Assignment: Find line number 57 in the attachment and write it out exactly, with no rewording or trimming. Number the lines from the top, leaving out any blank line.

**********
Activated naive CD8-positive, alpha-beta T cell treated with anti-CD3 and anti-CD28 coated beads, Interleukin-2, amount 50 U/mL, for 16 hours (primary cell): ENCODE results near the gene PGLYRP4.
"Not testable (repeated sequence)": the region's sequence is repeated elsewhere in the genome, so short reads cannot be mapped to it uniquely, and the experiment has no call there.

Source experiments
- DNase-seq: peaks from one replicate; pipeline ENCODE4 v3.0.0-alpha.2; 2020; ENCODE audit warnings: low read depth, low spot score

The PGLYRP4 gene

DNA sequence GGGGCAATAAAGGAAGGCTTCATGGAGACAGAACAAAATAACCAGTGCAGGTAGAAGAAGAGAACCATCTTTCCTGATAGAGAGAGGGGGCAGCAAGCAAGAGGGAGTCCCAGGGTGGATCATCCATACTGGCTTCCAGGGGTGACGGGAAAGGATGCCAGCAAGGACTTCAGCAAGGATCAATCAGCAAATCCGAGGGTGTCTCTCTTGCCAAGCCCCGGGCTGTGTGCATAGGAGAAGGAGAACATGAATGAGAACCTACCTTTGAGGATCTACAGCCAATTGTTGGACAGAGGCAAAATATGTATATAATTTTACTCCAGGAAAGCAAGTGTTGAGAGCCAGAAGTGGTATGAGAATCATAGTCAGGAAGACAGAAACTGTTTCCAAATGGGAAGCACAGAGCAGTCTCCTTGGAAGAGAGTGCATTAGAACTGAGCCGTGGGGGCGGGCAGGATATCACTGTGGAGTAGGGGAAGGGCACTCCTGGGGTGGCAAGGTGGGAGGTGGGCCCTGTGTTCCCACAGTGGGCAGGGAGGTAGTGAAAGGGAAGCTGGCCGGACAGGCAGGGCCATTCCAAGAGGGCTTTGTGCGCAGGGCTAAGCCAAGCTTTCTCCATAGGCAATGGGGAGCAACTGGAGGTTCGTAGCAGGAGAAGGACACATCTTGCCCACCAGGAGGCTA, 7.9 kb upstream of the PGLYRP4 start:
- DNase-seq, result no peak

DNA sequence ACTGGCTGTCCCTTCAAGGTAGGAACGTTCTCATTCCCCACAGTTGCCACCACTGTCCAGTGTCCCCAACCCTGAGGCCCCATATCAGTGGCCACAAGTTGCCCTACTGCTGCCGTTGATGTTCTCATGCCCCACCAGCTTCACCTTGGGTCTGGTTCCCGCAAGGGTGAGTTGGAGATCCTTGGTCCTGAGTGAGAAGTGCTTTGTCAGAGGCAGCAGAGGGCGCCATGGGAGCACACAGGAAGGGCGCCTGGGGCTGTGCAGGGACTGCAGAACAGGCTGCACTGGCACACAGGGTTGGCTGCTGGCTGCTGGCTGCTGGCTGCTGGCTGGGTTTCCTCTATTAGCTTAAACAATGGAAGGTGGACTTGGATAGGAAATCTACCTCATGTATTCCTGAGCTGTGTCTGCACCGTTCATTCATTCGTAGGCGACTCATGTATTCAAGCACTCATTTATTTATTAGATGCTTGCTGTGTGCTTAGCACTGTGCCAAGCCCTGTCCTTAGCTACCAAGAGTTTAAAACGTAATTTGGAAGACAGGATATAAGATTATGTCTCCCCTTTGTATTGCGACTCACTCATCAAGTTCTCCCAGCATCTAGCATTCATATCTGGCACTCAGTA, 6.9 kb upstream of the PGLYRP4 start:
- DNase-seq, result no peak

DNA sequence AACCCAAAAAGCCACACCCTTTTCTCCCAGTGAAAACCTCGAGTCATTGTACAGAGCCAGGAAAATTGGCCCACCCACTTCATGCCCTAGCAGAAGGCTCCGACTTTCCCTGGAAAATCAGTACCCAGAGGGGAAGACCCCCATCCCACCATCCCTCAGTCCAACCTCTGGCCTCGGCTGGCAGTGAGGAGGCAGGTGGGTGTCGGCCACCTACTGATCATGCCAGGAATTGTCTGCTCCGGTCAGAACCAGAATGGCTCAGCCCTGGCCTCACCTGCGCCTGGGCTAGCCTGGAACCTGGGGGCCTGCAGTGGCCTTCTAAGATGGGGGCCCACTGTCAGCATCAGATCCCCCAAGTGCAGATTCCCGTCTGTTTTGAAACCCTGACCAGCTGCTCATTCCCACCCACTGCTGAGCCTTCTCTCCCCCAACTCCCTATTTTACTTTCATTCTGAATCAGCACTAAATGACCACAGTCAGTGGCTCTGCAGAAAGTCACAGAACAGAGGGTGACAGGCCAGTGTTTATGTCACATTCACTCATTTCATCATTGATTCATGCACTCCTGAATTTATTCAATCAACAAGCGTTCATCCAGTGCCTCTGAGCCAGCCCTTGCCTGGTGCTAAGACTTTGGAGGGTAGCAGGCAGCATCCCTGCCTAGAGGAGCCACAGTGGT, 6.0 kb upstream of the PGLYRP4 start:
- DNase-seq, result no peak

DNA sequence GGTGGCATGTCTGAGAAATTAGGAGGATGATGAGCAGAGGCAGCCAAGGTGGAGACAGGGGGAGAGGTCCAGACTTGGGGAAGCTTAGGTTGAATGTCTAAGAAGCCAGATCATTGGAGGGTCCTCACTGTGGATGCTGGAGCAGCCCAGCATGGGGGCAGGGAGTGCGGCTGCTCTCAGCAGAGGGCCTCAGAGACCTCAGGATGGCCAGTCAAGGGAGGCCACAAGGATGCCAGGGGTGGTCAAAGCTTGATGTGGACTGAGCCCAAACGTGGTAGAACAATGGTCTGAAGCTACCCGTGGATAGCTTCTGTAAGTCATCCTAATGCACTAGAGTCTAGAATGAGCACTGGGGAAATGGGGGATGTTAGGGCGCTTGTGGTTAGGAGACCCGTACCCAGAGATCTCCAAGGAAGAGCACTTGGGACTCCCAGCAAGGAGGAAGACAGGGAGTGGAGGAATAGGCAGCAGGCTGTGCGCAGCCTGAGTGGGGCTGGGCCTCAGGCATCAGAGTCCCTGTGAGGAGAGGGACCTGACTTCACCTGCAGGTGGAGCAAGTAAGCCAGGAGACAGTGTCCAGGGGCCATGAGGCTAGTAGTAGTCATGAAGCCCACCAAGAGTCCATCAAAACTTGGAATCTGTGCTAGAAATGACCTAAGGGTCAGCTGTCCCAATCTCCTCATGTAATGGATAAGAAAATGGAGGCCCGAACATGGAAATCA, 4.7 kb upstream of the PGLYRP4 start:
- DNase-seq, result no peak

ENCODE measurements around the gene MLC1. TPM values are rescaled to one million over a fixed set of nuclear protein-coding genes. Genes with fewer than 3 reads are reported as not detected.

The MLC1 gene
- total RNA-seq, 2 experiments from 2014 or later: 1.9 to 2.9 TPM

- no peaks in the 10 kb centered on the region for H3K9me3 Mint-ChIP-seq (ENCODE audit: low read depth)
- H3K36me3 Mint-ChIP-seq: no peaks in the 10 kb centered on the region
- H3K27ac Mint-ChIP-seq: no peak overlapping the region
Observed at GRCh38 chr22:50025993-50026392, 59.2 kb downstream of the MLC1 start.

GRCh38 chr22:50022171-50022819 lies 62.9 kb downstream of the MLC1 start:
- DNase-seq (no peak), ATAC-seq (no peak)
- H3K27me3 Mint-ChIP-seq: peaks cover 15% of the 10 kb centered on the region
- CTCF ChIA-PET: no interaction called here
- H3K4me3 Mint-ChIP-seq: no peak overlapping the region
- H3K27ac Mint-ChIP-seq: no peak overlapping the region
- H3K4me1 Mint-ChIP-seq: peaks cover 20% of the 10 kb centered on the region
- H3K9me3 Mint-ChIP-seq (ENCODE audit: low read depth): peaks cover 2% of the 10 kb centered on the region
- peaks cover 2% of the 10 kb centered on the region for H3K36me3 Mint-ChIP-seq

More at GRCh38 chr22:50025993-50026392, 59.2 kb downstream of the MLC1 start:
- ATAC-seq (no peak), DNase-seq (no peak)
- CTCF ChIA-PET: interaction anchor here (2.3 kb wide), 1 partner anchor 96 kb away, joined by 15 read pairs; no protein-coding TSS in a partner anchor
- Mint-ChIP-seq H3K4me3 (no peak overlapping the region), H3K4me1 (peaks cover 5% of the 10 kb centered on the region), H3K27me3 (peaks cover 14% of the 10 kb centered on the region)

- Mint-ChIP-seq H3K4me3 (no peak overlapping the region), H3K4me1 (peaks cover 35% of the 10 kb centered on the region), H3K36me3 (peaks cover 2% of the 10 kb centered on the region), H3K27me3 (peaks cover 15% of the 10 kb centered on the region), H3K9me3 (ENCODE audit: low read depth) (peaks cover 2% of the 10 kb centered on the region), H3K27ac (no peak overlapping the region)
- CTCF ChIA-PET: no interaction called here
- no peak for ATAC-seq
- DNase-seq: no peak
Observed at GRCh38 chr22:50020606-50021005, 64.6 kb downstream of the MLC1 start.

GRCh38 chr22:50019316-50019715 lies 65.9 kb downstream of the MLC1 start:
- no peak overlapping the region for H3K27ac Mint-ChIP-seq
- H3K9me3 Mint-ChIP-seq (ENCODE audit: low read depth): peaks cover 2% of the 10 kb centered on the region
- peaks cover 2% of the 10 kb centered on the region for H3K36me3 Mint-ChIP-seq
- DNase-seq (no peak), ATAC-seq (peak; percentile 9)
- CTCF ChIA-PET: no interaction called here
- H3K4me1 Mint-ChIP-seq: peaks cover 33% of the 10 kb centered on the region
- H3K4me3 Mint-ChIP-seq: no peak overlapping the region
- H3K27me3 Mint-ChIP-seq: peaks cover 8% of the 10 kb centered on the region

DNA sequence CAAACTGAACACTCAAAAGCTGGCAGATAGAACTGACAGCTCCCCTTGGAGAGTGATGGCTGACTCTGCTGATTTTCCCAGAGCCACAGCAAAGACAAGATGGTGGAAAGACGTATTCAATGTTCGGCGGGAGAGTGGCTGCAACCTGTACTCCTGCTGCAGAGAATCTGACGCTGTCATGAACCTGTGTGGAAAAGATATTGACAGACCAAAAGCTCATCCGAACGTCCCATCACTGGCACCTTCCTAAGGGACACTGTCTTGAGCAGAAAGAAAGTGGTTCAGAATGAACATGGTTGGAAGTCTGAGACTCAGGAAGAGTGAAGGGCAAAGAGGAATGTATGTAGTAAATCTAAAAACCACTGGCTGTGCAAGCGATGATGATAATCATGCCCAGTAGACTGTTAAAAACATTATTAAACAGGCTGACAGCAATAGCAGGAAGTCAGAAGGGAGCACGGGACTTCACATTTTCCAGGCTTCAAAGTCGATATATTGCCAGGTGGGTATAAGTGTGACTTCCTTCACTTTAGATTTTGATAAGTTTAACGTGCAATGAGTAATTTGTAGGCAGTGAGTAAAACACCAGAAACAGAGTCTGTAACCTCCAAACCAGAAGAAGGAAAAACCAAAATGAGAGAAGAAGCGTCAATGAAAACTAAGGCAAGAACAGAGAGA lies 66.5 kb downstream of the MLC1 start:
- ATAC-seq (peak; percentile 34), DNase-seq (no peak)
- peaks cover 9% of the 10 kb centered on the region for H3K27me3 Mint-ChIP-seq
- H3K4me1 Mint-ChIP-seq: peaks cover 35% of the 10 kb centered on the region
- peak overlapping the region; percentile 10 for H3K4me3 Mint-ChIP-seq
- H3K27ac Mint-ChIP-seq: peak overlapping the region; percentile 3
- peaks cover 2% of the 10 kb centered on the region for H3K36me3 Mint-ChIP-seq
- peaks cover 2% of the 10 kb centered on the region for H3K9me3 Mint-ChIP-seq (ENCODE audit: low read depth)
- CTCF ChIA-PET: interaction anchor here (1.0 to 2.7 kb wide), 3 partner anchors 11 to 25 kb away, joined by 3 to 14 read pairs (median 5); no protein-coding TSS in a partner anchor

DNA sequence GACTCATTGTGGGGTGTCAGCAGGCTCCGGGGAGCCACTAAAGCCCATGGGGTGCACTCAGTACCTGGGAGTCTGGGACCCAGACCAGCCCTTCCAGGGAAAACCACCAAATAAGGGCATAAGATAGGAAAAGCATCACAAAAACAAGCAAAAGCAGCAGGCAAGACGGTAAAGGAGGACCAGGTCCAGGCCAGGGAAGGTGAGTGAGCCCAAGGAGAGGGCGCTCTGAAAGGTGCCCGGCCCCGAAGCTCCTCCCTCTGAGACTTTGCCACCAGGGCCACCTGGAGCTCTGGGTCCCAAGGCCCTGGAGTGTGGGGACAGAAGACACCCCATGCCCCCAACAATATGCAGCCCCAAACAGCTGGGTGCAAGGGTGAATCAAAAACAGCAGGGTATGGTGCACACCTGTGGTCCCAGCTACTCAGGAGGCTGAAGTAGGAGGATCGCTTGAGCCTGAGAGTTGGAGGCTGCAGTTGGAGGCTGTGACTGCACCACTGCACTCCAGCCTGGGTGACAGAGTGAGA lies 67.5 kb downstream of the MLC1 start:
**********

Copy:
DNA sequence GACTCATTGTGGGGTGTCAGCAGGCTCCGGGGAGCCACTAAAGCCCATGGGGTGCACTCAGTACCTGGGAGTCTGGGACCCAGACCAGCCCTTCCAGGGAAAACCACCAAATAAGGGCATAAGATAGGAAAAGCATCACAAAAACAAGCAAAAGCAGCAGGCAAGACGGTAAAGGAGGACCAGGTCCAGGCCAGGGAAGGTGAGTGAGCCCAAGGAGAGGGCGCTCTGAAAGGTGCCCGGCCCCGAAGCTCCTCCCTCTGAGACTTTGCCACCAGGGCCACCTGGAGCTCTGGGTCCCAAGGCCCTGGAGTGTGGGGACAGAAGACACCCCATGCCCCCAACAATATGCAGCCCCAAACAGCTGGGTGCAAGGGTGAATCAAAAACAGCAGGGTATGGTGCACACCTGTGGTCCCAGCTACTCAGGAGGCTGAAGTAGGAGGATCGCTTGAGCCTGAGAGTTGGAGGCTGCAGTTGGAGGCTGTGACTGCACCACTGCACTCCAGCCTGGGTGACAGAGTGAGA lies 67.5 kb downstream of the MLC1 start: